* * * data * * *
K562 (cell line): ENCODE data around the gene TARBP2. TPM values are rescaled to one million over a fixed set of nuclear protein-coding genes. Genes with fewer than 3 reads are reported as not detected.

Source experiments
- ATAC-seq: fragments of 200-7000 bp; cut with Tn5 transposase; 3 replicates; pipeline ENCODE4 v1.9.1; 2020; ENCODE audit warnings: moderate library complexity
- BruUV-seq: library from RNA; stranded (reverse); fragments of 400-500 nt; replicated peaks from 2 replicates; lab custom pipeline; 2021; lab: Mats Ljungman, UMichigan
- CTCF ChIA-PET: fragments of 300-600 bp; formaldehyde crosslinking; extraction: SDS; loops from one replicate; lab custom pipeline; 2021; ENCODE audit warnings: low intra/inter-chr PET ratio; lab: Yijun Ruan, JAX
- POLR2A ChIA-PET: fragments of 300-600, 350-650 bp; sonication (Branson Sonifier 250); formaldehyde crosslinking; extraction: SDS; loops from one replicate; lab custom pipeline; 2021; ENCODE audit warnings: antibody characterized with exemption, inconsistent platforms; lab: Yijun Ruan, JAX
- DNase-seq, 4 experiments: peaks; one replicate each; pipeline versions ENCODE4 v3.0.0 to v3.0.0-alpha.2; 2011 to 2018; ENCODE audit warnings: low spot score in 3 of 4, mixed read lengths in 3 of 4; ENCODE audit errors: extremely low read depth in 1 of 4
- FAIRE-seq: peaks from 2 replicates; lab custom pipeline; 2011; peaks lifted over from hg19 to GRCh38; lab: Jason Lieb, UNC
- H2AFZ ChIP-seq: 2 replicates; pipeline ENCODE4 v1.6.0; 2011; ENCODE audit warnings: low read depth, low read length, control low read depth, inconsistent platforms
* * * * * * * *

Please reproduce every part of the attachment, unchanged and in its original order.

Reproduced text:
K562 (cell line): ENCODE data around the gene TARBP2. TPM values are rescaled to one million over a fixed set of nuclear protein-coding genes. Genes with fewer than 3 reads are reported as not detected.

Source experiments
- ATAC-seq: fragments of 200-7000 bp; cut with Tn5 transposase; 3 replicates; pipeline ENCODE4 v1.9.1; 2020; ENCODE audit warnings: moderate library complexity
- BruUV-seq: library from RNA; stranded (reverse); fragments of 400-500 nt; replicated peaks from 2 replicates; lab custom pipeline; 2021; lab: Mats Ljungman, UMichigan
- CTCF ChIA-PET: fragments of 300-600 bp; formaldehyde crosslinking; extraction: SDS; loops from one replicate; lab custom pipeline; 2021; ENCODE audit warnings: low intra/inter-chr PET ratio; lab: Yijun Ruan, JAX
- POLR2A ChIA-PET: fragments of 300-600, 350-650 bp; sonication (Branson Sonifier 250); formaldehyde crosslinking; extraction: SDS; loops from one replicate; lab custom pipeline; 2021; ENCODE audit warnings: antibody characterized with exemption, inconsistent platforms; lab: Yijun Ruan, JAX
- DNase-seq, 4 experiments: peaks; one replicate each; pipeline versions ENCODE4 v3.0.0 to v3.0.0-alpha.2; 2011 to 2018; ENCODE audit warnings: low spot score in 3 of 4, mixed read lengths in 3 of 4; ENCODE audit errors: extremely low read depth in 1 of 4
- FAIRE-seq: peaks from 2 replicates; lab custom pipeline; 2011; peaks lifted over from hg19 to GRCh38; lab: Jason Lieb, UNC
- H2AFZ ChIP-seq: 2 replicates; pipeline ENCODE4 v1.6.0; 2011; ENCODE audit warnings: low read depth, low read length, control low read depth, inconsistent platforms